Multiplex sequencing of seven ocular herpes simplex virus type-1 genomes: phylogeny, sequence variability, and SNP distribution.

Aaron Kolb // Brandt Lab // Publications // Oct 22 2011

PubMed ID: 22016062

Author(s): Kolb AW, Adams M, Cabot EL, Craven M, Brandt CR. Multiplex sequencing of seven ocular herpes simplex virus type-1 genomes: phylogeny, sequence variability, and SNP distribution. Invest Ophthalmol Vis Sci. 2011 Nov 25;52(12):9061-73. doi: 10.1167/iovs.11-7812.

Journal: Investigative Ophthalmology & Visual Science, Volume 52, Issue 12, Nov 2011

PURPOSE Little is known about the role of sequence variation in the pathology of HSV-1 keratitis virus. The goal was to show that a multiplex, high-throughput genome-sequencing approach is feasible for simultaneously sequencing seven HSV-1 ocular strains.

METHODS A genome sequencer was used to sequence the HSV-1 ocular isolates TFT401, 134, CJ311, CJ360, CJ394, CJ970, and OD4, in a single lane. Reads were mapped to the HSV-1 strain 17 reference genome by high-speed sequencing. ClustalW was used for alignment, and the Mega 4 package was used for phylogenetic analysis (www.megasoftware.net). Simplot was used to compare genetic variability and high-speed sequencing was used to identify SNPs (developed by Stuart Ray, Johns Hopkins University School of Medicine, Baltimore, MD, http://sray.med.som.jhml.edu/SCRoftware/simplot).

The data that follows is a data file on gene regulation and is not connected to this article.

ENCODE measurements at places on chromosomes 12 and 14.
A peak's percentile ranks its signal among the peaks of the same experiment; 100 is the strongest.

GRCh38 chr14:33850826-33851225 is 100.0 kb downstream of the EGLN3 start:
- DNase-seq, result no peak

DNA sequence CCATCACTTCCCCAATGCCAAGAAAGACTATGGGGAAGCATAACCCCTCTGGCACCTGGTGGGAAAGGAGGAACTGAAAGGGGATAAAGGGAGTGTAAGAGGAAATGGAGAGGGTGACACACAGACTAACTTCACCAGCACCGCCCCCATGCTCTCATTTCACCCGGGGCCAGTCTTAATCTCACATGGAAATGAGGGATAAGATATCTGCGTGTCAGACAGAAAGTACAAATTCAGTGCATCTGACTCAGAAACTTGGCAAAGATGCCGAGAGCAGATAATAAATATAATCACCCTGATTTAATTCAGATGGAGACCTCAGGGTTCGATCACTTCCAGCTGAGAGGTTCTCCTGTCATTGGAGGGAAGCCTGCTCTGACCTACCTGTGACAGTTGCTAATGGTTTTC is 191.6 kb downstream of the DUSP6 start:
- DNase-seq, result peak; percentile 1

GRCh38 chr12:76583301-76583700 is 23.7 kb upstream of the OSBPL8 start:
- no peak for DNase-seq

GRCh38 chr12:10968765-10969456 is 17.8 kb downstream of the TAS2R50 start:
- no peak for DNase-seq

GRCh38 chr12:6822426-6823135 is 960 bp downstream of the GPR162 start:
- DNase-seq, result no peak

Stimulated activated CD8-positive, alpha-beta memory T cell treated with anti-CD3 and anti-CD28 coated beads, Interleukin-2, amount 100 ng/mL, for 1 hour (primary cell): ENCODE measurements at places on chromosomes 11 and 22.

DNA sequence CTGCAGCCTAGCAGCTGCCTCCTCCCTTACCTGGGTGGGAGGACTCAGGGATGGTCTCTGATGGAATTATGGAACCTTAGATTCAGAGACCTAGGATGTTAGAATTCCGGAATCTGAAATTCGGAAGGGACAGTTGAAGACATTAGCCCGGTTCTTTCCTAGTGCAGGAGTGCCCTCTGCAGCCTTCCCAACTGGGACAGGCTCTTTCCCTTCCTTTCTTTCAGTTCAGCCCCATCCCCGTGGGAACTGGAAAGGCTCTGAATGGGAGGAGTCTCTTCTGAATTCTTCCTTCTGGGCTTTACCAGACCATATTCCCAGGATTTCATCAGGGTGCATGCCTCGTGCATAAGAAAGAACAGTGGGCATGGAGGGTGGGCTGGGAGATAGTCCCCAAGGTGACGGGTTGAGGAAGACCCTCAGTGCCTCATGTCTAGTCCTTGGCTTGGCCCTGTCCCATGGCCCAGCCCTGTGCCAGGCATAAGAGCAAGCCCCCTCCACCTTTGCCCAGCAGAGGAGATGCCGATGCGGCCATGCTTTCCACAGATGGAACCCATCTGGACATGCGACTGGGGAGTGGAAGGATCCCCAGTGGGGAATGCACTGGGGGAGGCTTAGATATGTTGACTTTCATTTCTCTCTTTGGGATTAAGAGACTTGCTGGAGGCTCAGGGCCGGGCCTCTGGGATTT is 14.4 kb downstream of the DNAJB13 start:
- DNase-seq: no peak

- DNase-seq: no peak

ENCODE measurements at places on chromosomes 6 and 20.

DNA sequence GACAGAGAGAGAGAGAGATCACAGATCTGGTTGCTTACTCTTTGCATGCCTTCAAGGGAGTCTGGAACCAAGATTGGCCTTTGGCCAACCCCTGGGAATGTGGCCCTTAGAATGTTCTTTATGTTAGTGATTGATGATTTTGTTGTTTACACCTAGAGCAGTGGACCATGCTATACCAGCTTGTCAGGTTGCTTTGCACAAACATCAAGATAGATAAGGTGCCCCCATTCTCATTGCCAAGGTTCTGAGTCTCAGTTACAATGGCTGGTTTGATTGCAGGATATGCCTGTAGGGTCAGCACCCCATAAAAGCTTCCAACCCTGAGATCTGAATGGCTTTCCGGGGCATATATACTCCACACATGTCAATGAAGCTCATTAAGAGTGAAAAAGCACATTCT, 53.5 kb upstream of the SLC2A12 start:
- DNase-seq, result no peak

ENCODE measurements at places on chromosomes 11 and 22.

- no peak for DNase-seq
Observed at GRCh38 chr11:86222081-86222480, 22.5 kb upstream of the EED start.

RESULTS Approximately 95% to 99% of the seven genomes were sequenced in a single lane with average coverage ranging from 224 to 1345. Phylogenetic analysis of the sequenced genome regions revealed at least three clades. Each strain had approximately 200 coding SNPs compared to strain 17, and these were evenly spaced along the genomes. Four genes were highly conserved, and six were more variable. Reduced coverage was obtained in the highly GC-rich terminal repeat regions.

CONCLUSIONS Multiplex sequencing is a cost-effective way to obtain the genomic sequences of ocular HSV-1 isolates with sufficient coverage of the unique regions for genomic analysis. The number of SNPs and their distribution will be useful for analyzing the genetics of virulence, and the sequence data will be useful for studying HSV-1 evolution and for the design of structure-function studies.